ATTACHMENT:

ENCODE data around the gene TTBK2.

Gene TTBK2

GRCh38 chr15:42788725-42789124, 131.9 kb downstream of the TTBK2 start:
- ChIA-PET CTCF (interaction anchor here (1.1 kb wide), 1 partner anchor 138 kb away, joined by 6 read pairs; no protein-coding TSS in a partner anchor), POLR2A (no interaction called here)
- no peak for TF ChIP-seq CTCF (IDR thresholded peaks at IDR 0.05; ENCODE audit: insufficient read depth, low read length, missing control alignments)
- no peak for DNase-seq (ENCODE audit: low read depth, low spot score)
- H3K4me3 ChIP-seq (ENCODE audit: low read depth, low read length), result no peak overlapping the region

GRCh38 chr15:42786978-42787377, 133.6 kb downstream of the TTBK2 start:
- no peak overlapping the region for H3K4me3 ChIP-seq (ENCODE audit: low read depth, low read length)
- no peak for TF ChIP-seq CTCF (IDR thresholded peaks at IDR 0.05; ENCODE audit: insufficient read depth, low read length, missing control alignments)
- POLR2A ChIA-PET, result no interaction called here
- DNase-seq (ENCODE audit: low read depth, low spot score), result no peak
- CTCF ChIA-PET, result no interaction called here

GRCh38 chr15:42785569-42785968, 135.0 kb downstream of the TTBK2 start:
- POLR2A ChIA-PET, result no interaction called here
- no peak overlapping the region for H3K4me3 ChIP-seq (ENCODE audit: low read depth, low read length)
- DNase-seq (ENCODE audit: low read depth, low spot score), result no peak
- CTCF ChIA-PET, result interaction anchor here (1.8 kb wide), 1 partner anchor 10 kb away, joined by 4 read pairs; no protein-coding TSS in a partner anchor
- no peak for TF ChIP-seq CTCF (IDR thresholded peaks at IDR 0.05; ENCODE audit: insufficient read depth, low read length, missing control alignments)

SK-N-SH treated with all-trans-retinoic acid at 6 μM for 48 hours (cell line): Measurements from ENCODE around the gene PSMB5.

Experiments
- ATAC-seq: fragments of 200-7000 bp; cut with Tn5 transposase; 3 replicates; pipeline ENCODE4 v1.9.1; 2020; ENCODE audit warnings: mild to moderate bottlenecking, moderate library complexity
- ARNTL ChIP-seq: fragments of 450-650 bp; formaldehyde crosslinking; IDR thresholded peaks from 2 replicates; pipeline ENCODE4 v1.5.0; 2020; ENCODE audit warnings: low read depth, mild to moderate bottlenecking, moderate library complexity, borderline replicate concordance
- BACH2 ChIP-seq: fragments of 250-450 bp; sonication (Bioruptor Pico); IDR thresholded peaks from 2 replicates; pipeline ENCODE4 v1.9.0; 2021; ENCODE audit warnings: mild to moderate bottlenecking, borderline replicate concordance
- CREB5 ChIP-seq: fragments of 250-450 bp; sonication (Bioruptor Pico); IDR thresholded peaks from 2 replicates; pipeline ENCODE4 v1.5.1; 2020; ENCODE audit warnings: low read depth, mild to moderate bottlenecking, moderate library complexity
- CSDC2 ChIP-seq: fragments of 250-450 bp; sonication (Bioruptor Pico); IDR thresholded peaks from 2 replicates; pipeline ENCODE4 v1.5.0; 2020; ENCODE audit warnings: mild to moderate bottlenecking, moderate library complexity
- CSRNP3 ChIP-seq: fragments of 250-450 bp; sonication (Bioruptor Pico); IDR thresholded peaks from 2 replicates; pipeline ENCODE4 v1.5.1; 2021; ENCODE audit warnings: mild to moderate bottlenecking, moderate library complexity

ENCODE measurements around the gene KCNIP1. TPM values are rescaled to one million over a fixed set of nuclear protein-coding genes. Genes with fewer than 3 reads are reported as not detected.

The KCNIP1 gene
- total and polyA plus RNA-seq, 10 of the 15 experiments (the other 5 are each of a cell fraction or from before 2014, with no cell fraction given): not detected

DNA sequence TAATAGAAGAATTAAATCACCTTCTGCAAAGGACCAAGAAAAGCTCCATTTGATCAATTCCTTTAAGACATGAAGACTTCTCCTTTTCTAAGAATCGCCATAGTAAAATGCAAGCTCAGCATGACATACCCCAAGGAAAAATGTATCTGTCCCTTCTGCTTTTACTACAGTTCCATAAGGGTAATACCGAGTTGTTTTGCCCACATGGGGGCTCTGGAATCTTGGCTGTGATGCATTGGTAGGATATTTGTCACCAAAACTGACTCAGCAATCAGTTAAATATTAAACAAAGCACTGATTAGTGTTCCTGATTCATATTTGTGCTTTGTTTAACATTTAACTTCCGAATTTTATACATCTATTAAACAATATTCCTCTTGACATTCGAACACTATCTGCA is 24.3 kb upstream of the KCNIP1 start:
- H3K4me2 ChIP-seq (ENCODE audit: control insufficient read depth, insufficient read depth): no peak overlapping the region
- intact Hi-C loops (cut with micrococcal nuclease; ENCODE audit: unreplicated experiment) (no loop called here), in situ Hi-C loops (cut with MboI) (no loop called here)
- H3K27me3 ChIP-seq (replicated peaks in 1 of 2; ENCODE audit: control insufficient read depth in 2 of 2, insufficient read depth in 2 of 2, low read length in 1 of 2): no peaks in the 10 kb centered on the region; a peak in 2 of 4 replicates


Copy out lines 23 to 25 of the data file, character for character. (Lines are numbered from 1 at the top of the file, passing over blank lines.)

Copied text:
- ARNTL ChIP-seq: fragments of 450-650 bp; formaldehyde crosslinking; IDR thresholded peaks from 2 replicates; pipeline ENCODE4 v1.5.0; 2020; ENCODE audit warnings: low read depth, mild to moderate bottlenecking, moderate library complexity, borderline replicate concordance
- BACH2 ChIP-seq: fragments of 250-450 bp; sonication (Bioruptor Pico); IDR thresholded peaks from 2 replicates; pipeline ENCODE4 v1.9.0; 2021; ENCODE audit warnings: mild to moderate bottlenecking, borderline replicate concordance
- CREB5 ChIP-seq: fragments of 250-450 bp; sonication (Bioruptor Pico); IDR thresholded peaks from 2 replicates; pipeline ENCODE4 v1.5.1; 2020; ENCODE audit warnings: low read depth, mild to moderate bottlenecking, moderate library complexity